In last week’s Democratic primary debate, Univision anchor Jorge Ramos asked Joe Biden about President Obama’s record on immigration enforcement. Ramos said, “you served as vice president in an administration that deported 3 million people, the most ever in U.S. history.”
Democratic partisans were very upset on twitter, but the numbers don’t lie. President Obama removed more people from the United States, no matter how you dice the numbers than any other president. But was President Obama's removal recordan anomaly? To answer that question, I looked at the number of removals per president going back to 1892 when the government first started recording them. Table 1 shows the presidents, the number of removals under each administration, and the number of removals per year. The latter number is important as it controls for the number of years in office.
From 1892-2018, Democratic presidents were in power for 60 years and removed about 4.6 million people for an average of 76,635 per year. During the same time, Republican Presidents were in power for 67 years and removed about 3.7 million people for an annual average of 54,670. Presidents usually inherit the immigration enforcement policies of their predecessors for at least a year. I adjusted for that by assigning the number of removals in the first year of any administration to the previous administration and the results were almost identical.
But the political parties changed quite a bit over the 1892-2018 period. Shortening the period to 1990-2018 produces a similar result. During that time, Democratic presidents were in power for 55 percent of the time and removed 60 percent of all those removed or over 3.9 million. Republican presidents were in power for 45 percent of the time and removed 40 percent of all those removed or about 2.7 million. From 1990-2018, Democratic president removed an average of 246,006 people per year in power and Republican presidents removed 205,453 people per year in power.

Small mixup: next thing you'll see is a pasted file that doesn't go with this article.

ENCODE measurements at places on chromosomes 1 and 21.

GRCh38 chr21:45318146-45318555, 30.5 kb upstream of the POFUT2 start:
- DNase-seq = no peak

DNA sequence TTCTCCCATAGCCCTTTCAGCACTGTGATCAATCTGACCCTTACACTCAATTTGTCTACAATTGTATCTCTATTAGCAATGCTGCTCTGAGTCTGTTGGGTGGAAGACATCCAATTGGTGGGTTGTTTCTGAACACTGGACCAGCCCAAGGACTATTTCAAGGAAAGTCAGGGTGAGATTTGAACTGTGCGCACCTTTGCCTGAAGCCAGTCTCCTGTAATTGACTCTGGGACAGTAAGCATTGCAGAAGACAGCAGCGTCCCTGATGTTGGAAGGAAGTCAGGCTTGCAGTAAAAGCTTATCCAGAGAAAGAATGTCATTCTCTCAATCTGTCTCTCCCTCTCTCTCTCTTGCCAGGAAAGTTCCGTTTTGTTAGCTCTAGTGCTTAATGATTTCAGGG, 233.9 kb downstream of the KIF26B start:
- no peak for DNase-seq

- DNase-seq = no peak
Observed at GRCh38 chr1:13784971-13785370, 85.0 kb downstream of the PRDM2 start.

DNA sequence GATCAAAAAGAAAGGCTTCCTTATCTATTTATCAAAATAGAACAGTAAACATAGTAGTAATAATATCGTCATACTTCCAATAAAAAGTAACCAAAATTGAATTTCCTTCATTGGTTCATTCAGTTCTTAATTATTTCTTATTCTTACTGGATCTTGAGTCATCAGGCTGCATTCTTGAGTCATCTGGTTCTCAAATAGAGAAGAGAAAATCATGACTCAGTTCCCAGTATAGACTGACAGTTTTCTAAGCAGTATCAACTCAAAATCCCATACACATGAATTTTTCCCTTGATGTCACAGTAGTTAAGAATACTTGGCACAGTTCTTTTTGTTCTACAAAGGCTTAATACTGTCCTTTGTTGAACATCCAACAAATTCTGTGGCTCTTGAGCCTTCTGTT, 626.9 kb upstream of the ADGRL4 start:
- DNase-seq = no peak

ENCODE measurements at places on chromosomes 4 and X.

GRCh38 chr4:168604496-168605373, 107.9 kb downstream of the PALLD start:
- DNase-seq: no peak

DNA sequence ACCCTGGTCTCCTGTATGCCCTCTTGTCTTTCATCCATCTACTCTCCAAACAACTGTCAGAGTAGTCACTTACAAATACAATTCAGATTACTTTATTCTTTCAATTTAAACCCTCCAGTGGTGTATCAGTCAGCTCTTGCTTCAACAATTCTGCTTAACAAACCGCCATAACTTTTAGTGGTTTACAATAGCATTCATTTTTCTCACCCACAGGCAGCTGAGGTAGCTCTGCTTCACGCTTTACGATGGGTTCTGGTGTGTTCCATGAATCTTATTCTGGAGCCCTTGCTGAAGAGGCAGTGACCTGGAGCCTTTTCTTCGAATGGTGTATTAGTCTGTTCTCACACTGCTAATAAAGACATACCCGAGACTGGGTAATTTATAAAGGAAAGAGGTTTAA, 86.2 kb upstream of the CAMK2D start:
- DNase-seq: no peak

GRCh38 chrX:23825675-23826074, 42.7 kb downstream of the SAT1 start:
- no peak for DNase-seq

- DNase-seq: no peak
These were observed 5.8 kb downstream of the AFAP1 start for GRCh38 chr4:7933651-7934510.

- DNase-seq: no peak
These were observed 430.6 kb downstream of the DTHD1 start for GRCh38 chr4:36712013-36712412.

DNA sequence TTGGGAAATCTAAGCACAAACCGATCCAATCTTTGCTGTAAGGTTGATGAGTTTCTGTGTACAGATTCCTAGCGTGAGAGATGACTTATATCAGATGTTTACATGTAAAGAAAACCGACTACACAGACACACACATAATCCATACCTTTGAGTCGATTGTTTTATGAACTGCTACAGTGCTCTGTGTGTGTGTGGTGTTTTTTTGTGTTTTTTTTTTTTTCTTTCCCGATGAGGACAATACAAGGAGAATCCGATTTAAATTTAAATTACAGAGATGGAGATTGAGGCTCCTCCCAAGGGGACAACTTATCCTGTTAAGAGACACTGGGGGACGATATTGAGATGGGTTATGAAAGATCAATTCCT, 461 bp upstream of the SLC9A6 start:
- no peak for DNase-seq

Removals as a percentage of the illegal immigrant population have varied considerably over the 1990-2018 period (Figure 1). Estimates for the number of illegal immigrants come from the Department of Homeland Security, the Center for Migration Studies, and linear interpolation for missing years except for 2018 where I assume that the number of illegal immigrants is the same as estimated by the Center for Migration Studies.
George Bush removed an average of 0.91 percent of the estimated illegal immigrant population each year, Bill Clinton removed an average of 1.86 percent per year, George W. Bush removed an average of 2.42 percent per year, Barack Obama removed an average of 3.33 percent per year, and Donald Trump has removed an average of 2.59 percent per year through 2018. President Trump can still increase the pace of deportations, but he won’t overcome President Obama’s record.
One problem with the removal statistics above is that they changed in the mid-2000s to include some illegal immigrants apprehended at the border rather than just removals from the interior of the United States. It would be better if we had the number of removals from only the interior of the United States and then recalculated the numbers for Figure 1. Even adjusting for that for the years that we have interior removals still shows that President Obama broke removal records.
The smoke hasn’t yet cleared from the attack on Saudi Aramco’s facility, but U.S. officials were quick to pin blame on Iran, with some even going so far as to suggest that military strikes could be – and should be – in the offing.
Such a move should upset constitutional purists; Congress hasn’t authorized military action against Iran for these purposes. The case that the Trump administration might present to Congress in an attempt to build support for strikes is unlikely to be compelling. Indeed, the story of the attack and what U.S. military strikes in retaliation would achieve is a lot more complicated than the war hawks would have you believe.
First, everyone should keep the likely economic impact in perspective. The Wall Street Journal reported on Saturday that production losses from the shutdown at the Abqaiq facility would amount to “about 5.7 million barrels a day,” or “roughly 5% of the world’s daily production of crude oil.” But such supply shocks are rarely long-lasting, and facilities like the one at Abqaiq are often quickly repaired. Saudi Aramco is no different from any other company in that it wants to increase production as quickly as possible, and so is highly motivated to make speedy repairs. (Boston University’s Josh Shifrinson makes a related point here.)
Second, the energy market in general is far more resilient than people give it credit for. In addition to the strategic petroleum reserve, which President Trump has hinted he might tap, other energy producers will want to replace the lost Saudi supplies. If President Trump were truly concerned about the possible impact on gasoline prices for consumers, he might also reconsider his decision to try to keep Iranian oil off the market.